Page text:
*First Episode Spoilers for Talentless Nana!*
Fall 2020’s Talentless Nana starts out in much the same way as any anime about a school for young people with superpowers – there’s a shy kid named Nanao who’s constantly bullied for supposedly being powerless, but when a new transfer student named Nana helps him out with her ability to read minds, he proves himself in front of the others by revealing that he can cancel out other people’s abilities. Then... Nana pushes him off a cliff and he dies. It turns out that she’s actually the talentless one – a normal human (with exceptional deductive skills) who’s been sent to the school to covertly take out each student before they can unwittingly wreak havoc on the world with their unnatural powers.
This is obviously a dark deconstruction of the plot of My Hero Academia, addressing what might actually happen if superpowered humans existed in normal society (MHA does devote significant time to this issue, but not in the same Minority Report-esque way). The popularity of Mahou Shoujo Madoka Magica has paved the way for these kinds of edgy script-flipping tales to be greenlit in recent years, including instant classics like The Rising of the Shield Hero and the manga Bokura no Hentai, but also shallow imitators like Day Break Illusion and (possibly) Talentless Nana. So is the “Madoka treatment” all played out by now, or is there still more to be gained from putting idealistic genres through the lens of grim realism? Let’s take a closer look and draw our own conclusions.
A Brief History of Dark Deconstructions
Madoka Magica is hardly the first dark deconstruction anime, preceded most famously by Mobile Suit Gundam and Neon Genesis Evangelion (both of which tackle the mecha genre in very different ways). Escapism is great and everything, but it’s human nature to wonder how magical girls or giant robots would work in a real-life scenario. Larger than life characters are replaced with realistically flawed people who struggle to comprehend the crazy situations they’ve been thrust into, every action has consequences, and there may even be strict governmental regulations to prevent the more fantastical elements of the story from causing societal collapse.
With the recent popularity of the isekai genre (spearheaded by Sword Art Online, which is itself a darker version of shows like .hack), many anime strive to tear apart the fluffy fantasy of traveling to a fantasy world by injecting real-life hardships like manipulative jerks (The Rising of the Shield Hero), the pain of dying (Re: Zero), and not having adequate JRPG knowledge (Grimgar of Fantasy and Ash) into the mix. Even long-running franchises have taken to deconstructing themselves, such as Yu-Gi-Oh! ARC V’s protagonist having a hard time with magical artifacts and the power of friendship, or Digimon Tamers showing the chaos that would come with introducing digital monsters to the real world.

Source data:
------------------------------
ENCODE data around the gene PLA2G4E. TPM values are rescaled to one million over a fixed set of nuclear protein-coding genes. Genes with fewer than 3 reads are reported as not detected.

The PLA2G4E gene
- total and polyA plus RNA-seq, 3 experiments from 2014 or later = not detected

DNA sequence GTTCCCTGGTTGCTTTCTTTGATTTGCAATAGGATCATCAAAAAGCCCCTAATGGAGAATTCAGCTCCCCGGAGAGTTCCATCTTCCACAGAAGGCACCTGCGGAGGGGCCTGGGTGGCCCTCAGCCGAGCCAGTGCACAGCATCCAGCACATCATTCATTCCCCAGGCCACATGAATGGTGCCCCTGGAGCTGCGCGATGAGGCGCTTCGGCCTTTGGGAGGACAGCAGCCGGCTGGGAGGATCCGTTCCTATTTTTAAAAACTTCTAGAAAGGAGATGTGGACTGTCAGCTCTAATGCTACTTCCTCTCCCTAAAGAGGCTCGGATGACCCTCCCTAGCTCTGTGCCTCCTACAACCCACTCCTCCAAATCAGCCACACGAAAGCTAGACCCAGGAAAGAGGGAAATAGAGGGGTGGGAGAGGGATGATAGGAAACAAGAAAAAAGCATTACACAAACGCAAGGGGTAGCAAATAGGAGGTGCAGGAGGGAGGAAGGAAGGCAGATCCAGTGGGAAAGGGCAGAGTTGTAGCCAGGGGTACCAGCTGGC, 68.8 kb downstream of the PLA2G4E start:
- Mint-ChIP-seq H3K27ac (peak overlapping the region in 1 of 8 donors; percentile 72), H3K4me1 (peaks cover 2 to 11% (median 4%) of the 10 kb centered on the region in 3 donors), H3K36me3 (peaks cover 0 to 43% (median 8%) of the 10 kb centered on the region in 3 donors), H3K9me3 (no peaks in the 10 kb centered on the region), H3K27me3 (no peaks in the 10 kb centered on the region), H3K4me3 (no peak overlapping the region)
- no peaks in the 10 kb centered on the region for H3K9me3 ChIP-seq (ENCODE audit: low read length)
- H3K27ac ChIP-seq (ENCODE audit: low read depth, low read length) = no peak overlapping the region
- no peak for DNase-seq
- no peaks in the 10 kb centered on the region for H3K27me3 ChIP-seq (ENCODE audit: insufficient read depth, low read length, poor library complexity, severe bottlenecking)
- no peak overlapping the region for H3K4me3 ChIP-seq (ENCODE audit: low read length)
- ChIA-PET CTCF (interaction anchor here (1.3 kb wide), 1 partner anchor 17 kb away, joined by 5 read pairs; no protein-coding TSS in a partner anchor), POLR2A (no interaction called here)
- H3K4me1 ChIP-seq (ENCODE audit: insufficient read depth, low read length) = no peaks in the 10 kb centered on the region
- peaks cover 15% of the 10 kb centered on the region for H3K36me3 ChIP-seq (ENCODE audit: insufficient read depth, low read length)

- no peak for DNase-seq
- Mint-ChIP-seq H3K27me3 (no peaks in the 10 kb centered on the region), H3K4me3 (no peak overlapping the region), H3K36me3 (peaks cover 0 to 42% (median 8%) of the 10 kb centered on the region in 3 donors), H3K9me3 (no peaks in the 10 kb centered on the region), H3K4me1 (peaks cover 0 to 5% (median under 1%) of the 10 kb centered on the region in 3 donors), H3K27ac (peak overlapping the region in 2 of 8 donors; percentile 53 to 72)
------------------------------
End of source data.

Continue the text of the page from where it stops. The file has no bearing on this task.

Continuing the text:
Is There Any New Ground to Tread?
So with this abundance of “Madoka treatment” shows, is there any new ground to tread that won’t feel like a rip-off of something that already exists? Well, human creativity knows no bounds, so there’s sure to be something novel in pretty much any new show, but Talentless Nana feels like an admission that we should be done with dark deconstructions for now.
We’ve seen this happen with plenty of popular genres – isekai, cute girls doing cute things, mecha, magical girls, etc. – there are only so many versions of the same basic premise that audiences can handle at once, and they eventually lose their appetite until enough time passes that they begin to miss it. Then a new anime that combines nostalgia for the old standards of the genre with a fresh new coat of paint comes along and the cycle can start all over again. Free and Haikyuu are great examples of this phenomenon happening for the sports genre. It’s entirely possible that dark deconstruction shows can keep going without pause and never lose their luster, but we think that it may be their time to step out of the limelight.
If these grimdark takes on normally upbeat genres peter out for the time being, we won’t be surprised. With the hellish year this has been, audiences are probably craving escapism more than ever and won’t seek out Madoka-style shows when they could just glance at the news and see something far more depressing. But if we wait long enough, perhaps new genres could crop up and become ripe for deconstruction! Who knows...?
What do you think about dark deconstruction anime? Do you believe that they still have anything left to say right now? And what do you think of Talentless Nana? Let us know in the comments, and thanks so much for reading!